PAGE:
by Sarah Lonberg-Lew

Mathematics and its history are rich with surprising events and results. Here are ten mathematical tidbits and stories you won’t believe! (And some of them you shouldn’t believe because they aren’t all true — see if you can figure out which ones are! The answers are at the end.)

1. Pythagoras (he of the famous theorem) and his followers were so upset by the discovery of irrational numbers that they drowned the man who discovered them. The Pythagoreans believed in an orderly universe and that everything in it could be described by simple, clean, whole numbers, or ratios of whole numbers. When it was discovered that using the Pythagorean Theorem to find the hypotenuse of a right triangle whose legs were each 1 resulted in a number that could not be expressed as the ratio of two whole numbers, the Pythagoreans were scandalized and poor Hippasus was drowned in the Mediterranean Sea for the crime of bringing this unpleasant fact to light.

2. The number of hours in one day is **4!**.

3. If there are 50 people in a room, the probability that two of them will have the same birthday is almost 50%.

4. Mathematicians are still looking for the last digit of pi. Supercomputers have been working on it for years and have churned out trillions of digits, but so far the last digit has yet to be found. In university math departments around the world, people have placed bets on what the last digit will be. What do you think it will be?

5. Calculus and calcium come from the same Latin word, and calcium is a component of chalk, which is often used to do calculus!

6. The largest prime number that has been discovered is 2^{82,589,933} – 1. It has 24,862,048 digits. It was found by Patrick Laroche in 2018 by running free software on his computer. You can participate in the search for the next one. If you find one that has more than 100,000,000 digits, you could win $150,000! (A prime number is a number that has exactly two factors, one and itself.)

7. Famous nurse Florence Nightingale was also a pioneering statistician who created a new way to make data visual. She used graphs called coxcombs (kind of like circle graphs but with more information) which allowed her to show detailed data about the causes of mortality of soldiers in the Crimean war and to document the positive effects of her efforts to improve sanitation.

8. If you could count one number every second without stopping, it would take you just over five days to count to one million.

9. The title of this column was a lie. There are only nine mathematical “facts” in this column (including this one).

###### The Answers

1. Probably not true. This legend has been around for a long time, and there was a man called Hippasus who was a fifth-century Pythagorean, but there’s no solid evidence that he was drowned for discovering the square root of two. Other stories report that he revealed Pythagorean secrets or that someone else was drowned for publicizing irrational numbers, but no one knows for sure if any of these stories are true. (https://plato.stanford.edu/entries/pythagoreanism/)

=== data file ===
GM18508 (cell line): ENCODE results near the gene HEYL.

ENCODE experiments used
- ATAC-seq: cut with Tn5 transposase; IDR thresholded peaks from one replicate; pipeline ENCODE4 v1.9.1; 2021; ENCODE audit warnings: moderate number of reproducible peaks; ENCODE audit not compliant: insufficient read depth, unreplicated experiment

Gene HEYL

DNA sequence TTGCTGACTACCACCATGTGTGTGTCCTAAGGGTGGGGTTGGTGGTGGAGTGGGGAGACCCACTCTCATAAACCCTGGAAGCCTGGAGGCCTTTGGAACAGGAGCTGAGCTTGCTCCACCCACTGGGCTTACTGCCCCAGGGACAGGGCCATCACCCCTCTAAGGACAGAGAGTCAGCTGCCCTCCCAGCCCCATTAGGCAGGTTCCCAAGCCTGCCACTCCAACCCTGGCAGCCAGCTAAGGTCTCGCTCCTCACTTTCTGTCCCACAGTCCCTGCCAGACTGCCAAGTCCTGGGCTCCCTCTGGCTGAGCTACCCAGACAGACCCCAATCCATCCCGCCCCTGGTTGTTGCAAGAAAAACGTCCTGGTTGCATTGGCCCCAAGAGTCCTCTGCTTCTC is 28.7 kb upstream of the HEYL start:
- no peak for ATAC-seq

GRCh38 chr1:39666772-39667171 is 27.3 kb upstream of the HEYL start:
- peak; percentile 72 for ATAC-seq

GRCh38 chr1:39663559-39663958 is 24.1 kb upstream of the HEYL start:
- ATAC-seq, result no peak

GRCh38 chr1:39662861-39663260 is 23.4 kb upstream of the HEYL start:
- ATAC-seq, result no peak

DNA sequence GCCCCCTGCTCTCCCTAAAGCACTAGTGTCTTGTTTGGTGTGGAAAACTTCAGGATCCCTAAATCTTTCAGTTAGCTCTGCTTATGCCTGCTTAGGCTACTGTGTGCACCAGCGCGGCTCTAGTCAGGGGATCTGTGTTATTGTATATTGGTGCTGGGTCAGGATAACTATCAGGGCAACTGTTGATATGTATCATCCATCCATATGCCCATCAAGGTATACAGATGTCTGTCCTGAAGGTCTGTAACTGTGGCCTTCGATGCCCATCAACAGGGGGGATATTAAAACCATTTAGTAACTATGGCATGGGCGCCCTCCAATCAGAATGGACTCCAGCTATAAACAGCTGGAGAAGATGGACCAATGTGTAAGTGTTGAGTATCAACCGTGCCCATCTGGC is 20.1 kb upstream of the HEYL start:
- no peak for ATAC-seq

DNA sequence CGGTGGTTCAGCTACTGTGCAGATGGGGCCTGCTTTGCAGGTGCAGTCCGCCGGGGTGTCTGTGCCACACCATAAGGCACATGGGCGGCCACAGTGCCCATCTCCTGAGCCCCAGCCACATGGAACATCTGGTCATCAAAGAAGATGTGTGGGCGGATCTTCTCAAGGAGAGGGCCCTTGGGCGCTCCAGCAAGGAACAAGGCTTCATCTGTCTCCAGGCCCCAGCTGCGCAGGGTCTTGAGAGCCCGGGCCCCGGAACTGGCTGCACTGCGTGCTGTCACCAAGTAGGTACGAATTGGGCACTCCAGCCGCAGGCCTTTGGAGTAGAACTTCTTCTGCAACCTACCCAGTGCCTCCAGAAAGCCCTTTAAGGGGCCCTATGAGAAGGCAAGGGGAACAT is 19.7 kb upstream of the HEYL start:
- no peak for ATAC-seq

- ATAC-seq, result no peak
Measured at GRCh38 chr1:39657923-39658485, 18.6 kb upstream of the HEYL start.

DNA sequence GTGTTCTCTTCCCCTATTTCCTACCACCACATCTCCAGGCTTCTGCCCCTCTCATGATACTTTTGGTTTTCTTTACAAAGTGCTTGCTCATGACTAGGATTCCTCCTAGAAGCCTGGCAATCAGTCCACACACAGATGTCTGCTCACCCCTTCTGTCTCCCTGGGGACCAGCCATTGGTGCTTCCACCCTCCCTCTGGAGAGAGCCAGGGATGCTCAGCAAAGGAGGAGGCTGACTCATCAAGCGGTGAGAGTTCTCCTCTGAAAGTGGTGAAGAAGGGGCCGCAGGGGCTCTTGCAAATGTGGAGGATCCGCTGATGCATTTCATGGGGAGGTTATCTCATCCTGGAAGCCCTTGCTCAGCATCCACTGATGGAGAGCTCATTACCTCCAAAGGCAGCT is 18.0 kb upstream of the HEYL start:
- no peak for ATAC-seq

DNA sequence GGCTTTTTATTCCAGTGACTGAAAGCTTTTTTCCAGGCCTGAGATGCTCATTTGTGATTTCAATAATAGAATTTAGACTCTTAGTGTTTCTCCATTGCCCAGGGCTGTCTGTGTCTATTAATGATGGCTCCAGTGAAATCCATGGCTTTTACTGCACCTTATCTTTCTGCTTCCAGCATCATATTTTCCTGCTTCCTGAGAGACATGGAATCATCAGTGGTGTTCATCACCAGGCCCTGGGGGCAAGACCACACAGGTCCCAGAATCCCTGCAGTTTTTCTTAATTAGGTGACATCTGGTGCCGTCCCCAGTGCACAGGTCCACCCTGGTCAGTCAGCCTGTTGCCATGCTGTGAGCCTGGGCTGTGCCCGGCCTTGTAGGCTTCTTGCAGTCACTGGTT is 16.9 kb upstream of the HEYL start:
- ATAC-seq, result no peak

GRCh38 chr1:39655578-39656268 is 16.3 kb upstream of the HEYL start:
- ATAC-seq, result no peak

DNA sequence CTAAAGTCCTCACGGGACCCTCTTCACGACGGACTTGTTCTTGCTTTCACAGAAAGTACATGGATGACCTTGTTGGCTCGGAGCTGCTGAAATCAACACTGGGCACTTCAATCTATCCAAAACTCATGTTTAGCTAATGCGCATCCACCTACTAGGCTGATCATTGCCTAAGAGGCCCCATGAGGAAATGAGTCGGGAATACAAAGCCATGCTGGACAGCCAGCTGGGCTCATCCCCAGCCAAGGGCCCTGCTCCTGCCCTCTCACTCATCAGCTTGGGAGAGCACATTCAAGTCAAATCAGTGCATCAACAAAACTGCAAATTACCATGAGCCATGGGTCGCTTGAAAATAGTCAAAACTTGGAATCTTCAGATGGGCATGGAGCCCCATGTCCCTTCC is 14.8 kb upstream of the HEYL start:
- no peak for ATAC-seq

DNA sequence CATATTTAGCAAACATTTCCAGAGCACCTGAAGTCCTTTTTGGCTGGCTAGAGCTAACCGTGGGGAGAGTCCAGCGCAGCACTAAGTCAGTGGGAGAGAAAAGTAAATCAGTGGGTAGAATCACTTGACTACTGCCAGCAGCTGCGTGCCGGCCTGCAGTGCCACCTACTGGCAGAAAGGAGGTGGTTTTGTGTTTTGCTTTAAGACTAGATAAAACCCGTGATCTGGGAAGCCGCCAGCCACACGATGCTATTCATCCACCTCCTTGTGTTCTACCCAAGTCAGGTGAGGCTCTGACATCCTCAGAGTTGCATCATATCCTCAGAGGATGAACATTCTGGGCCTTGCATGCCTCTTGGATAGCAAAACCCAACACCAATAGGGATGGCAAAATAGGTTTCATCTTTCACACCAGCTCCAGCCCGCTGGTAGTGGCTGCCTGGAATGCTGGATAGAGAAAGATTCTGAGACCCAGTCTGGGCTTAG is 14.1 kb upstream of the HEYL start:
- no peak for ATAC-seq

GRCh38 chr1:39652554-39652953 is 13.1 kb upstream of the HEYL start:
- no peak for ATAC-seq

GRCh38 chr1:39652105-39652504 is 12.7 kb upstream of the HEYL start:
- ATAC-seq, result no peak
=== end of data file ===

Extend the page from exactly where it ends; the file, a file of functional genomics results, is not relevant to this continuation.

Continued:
2. True! Okay… it may not be true if you’re reading that exclamation point as punctuation at the end of the sentence, but in mathematical notation, the exclamation point indicates a factorial, a special kind of mathematical notation that means to multiply the number by all the whole numbers less than it. In this case, **4! = 4 x 3 x 2 x 1 = 24**. (And there is a period at the end of that sentence… go back and look.)

3. False! In fact, the truth is even more interesting. It only takes 23 people in a room for the chances of two of them having the same birthday to be 50%. If you have 50 people in a room, the probability is even higher – there is a whopping 96.5% chance that two people in the room will have the same birthday! (https://www.scientificamerican.com/article/bring-science-home-probability-birthday-paradox/)

4. False! In 1761, pi was proven to be irrational by Johann Heinrich Lambert. That means the digits will keep going forever. No end is in sight, nor will it ever be. Luckily, only a few decimal places are necessary to make calculations that are accurate enough for most applications.

5. True! In fact, calculus, calcium, and chalk all come from the Latin word “calx” which means stone. Calculus is a diminutive form that literally means “small stone.” The words calculus, calculate, and calculator all come from the Latin word used to describe pebbles used as counters. In medical contexts, calculus can also refer to a kidney stone or gallstone or to the plaque on your teeth!

6. True! Anyone with a computer can download free software from the Great Internet Mersenne Prime Search (GIMPS) and let their computer do the work. Since 1996, GIMPS has found 17 large prime numbers. The Electronic Frontier Foundation awarded prizes for the first prime with one million digits and the first prime with ten million digits. The next prize will be for the first prime found with one hundred million digits. (https://www.mersenne.org/ and https://www.eff.org/awards/coop)

7. True! You can see two of her original graphs here: https://understandinguncertainty.org/coxcombs

8. False! Counting one number every second, it would take you over 11.5 days to count to one million. Can you figure out how long it would take to count to one billion?

9. True! Don’t believe everything you read!

* Lonberg-Lew has been teaching and tutoring math in one form or another since college. She has worked with students ranging in age from 7 to 70, but currently focuses on adult basic education and high school equivalency. She teaches in an adult education program in Gloucester, MA. Sarah’s work with the SABES Mathematics and Adult Numeracy Curriculum & Instruction PD Center at TERC includes developing and facilitating trainings and assisting programs with curriculum development. She is the treasurer for the Adult Numeracy Network.*